The Time Traveler’s Mom

My daughter may not look it, but she’s a genius. She invented a time machine.


(This Patriots helmet protects her oversized brains.)

She has singlehandedly transformed a cardboard box crammed with pillows and stuffed animals into an intergalactic time traveler, capable of transporting her to other realms and bygone eras (and occasionally Disney World).


In this box, she can go back in time to witness the dinosaurs in mid-death scene (which she tells me she’s already done) or she can just fly wherever she feels like spending the afternoon. She tells me the flying part’s not as exciting since planes already do that, but it’s a nice side benefit.


These photos represent her travels thus far — including the Triassic Era, colonial America, and wherever the penguins live (the Arctic or is it Antarctica? Who can keep it straight?). Now that’s a bucket list.

She has wisely equipped her time machine with a handy carrying case for gum, pencils, and whatnot, fashioned from a discarded box of Klondike bars. You never know what the Dark Ages may lack in the way of snacks.


Don’t be confused by the “No Sugar Added” label. These were purchased for Bill’s diabetic dad. Normally we welcome any and all sugars here.

I wish I had one of these babies. I would be logging some serious Frequent Flier miles right about now.

Because there are just times in this mind-bender of a life when we would give anything to go back in time, even for just one teeny-tiny moment. To change the order of things, to take those words out of the air, to do that thing that never got done, to undo that thing that changed everything, to avoid that unfortunate haircut before it’s too late.

But no matter what my kid and her cardboard box can do, we mere mortals can’t go back. There is no reverse. Only forward.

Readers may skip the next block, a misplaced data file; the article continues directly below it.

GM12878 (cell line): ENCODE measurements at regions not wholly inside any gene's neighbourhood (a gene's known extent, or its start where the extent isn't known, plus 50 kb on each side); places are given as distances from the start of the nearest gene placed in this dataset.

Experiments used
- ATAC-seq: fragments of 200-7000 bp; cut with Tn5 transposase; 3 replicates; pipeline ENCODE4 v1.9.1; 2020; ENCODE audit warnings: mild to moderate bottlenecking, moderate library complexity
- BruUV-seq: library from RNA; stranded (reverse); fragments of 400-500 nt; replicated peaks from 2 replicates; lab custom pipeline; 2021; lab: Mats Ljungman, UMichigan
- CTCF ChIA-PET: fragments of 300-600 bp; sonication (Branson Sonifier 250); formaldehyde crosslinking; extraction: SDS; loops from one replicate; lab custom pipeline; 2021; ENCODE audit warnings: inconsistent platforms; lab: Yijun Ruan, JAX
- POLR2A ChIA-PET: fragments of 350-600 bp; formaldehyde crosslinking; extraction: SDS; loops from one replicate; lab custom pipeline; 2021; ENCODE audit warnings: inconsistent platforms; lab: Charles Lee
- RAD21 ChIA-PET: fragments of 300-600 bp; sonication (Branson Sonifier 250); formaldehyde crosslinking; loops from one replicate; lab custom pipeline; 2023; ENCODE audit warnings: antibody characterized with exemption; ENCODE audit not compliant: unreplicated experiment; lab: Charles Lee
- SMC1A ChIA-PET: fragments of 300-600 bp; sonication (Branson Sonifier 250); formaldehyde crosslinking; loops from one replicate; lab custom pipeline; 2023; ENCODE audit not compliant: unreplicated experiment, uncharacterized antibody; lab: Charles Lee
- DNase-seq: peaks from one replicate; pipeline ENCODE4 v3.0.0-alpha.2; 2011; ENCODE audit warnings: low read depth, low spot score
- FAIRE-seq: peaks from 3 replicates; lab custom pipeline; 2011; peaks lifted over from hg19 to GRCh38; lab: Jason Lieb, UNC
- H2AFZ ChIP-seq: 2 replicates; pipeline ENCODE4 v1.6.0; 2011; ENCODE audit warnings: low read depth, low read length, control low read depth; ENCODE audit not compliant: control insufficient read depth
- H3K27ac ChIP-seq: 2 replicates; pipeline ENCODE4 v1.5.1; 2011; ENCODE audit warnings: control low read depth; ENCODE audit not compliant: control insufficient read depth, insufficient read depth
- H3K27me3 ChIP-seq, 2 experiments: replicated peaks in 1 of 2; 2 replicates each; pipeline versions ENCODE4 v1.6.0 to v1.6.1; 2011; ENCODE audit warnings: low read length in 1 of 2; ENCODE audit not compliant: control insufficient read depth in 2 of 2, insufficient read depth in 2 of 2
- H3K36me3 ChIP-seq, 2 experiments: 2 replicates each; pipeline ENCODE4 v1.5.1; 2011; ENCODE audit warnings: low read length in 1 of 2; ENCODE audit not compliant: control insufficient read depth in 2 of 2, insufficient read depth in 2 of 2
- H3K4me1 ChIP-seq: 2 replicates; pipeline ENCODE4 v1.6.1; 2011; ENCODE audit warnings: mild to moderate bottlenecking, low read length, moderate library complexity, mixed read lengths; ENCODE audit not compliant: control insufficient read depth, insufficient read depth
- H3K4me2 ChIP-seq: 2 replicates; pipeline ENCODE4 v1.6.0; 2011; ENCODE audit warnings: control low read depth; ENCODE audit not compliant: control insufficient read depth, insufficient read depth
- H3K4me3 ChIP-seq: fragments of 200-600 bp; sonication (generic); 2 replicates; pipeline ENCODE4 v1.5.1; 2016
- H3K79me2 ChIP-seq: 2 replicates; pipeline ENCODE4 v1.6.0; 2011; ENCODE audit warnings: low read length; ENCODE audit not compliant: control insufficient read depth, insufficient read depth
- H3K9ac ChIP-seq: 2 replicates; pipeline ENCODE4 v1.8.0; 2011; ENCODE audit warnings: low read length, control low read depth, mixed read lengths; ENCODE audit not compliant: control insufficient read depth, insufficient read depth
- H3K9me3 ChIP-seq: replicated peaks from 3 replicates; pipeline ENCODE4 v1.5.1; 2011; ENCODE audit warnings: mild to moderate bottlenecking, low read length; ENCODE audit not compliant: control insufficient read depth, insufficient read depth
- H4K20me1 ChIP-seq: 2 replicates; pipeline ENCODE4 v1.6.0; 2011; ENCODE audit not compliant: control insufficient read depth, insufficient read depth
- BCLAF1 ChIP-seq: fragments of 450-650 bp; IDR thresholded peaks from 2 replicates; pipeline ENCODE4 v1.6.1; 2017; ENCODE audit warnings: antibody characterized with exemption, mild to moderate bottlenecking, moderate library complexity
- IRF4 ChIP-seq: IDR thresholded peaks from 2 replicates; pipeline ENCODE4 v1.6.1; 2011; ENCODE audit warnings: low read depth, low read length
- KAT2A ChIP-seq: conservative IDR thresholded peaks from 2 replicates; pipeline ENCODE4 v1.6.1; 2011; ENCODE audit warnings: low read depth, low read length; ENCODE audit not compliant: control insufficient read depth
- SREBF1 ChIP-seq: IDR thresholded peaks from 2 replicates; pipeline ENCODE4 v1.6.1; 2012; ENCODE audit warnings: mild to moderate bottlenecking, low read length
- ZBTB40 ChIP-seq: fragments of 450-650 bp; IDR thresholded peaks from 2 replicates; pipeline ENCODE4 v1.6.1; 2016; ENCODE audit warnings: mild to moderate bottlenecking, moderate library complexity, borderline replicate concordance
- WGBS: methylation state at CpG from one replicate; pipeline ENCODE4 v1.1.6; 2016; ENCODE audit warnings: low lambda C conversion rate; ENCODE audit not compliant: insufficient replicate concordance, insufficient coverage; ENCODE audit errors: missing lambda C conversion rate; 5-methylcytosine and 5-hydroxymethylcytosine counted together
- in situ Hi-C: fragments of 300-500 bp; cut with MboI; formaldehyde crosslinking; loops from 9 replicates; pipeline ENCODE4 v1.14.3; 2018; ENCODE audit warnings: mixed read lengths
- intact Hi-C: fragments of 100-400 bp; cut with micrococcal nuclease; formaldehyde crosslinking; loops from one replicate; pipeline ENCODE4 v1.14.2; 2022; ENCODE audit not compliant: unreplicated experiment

Personally, I like reverse so much better. I can see those land mines so clearly back there. I can recognize a flaming turd of a mistake before I step in it.

But I have to keep telling myself that our mistakes (how we recover from them, how we keep from making them again, how we try to put distance between us and them) are all paving stones in the crazy, zig-zaggy, imperfect, improbable road that leads us where we’re meant to go.

That road isn’t glittery and shiny and easy to follow like bright yellow brick. (Dorothy had it so easy — except for that wicked witch part).

There will be wrong turns. And there will be no time machine for undoing them.

But on those days when I think I’ve somehow taken a wrong turn at Albuquerque, I have to trust in Someone bigger than me — like my own personal GPS in the sky, standing by with alternate routes and traffic alerts.

It’s not like He didn’t see this coming. He’ll get me there — in spite of my best efforts to screw it all up.

I can just hear that refined British accent emanating from heaven right now.


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